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The United States' Army

The Illustrated London News, vol. 38, no. 1087, p. 412.

May 4, 1861

LONDON, SATURDAY, MAY 4, 1861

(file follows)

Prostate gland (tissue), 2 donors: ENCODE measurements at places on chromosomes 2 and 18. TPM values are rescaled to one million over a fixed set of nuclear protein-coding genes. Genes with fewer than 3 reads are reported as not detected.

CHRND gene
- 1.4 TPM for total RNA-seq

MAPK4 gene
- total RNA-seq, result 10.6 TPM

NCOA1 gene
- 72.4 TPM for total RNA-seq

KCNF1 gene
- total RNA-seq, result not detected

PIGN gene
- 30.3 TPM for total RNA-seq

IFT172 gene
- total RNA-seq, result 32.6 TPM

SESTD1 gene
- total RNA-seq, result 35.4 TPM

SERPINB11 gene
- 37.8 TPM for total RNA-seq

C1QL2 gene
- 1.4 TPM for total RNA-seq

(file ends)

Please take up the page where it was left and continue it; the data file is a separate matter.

The United States' Army.—The present strength of the Army is 18,122 men. It consists of 19 regiments—10 regiments of infantry, averaging 10 companies of 70 men each; 4 of artillery, averaging 12 companies of about 50 men each; 1 of mounted rifles, 2 of cavalry, and 2 of dragoons—each of the latter numbering 10 companies of about 60 men; or about 198 in all. Of these, notwithstanding the excitement created by the concentration of about half a regiment at the national capital, over 160 companies are stationed in the distant regions of Key West, Kansas, Nebraska, Utah, Texas, New Mexico, California, Oregon, and other places. Regiments serving on those stations have 74 men to a company, instead of 64, so that were the entire army located in them it would consist of 17,549, "total enlisted," and 1886 aggregate. It is impossible to estimate accurately the number of officers now in the service, as no official list, deducting the resignation[s], has been published. There have been, however, some 1200 commissions gazetted, and there must be over 1000 epauletted gentlemen now on the roll. Each regiment has a certain number of officers allotted to it, which varies according to circumstances. The dragoons, for instance, of whom we have 2 regiments, numbering each about 600 men, have 1 colonel, 1 lieutenant-colonel, 2 majors, 10 captains, 11 first lieutenants, and 12 second-lieutenants—74 officers all told; the two regiments of calvary (600 men), 1 colonel, 1 lieutenant-colonel, 2 majors, 10 captains, and 22 lieutenants—68 [sic] in all; the mounted rifle regiment, the same number of men and general staff, and 23 lieutenants—37 in all; the four regiments of artillery (each about 700 men), 4 general officers, 12 captains, and 38 lieutenants—216 in all; the 10 regiments of infantry (each 700 men), 4 general officers, 10 captains, and 20 lieutenants; and so on.—New York Times.

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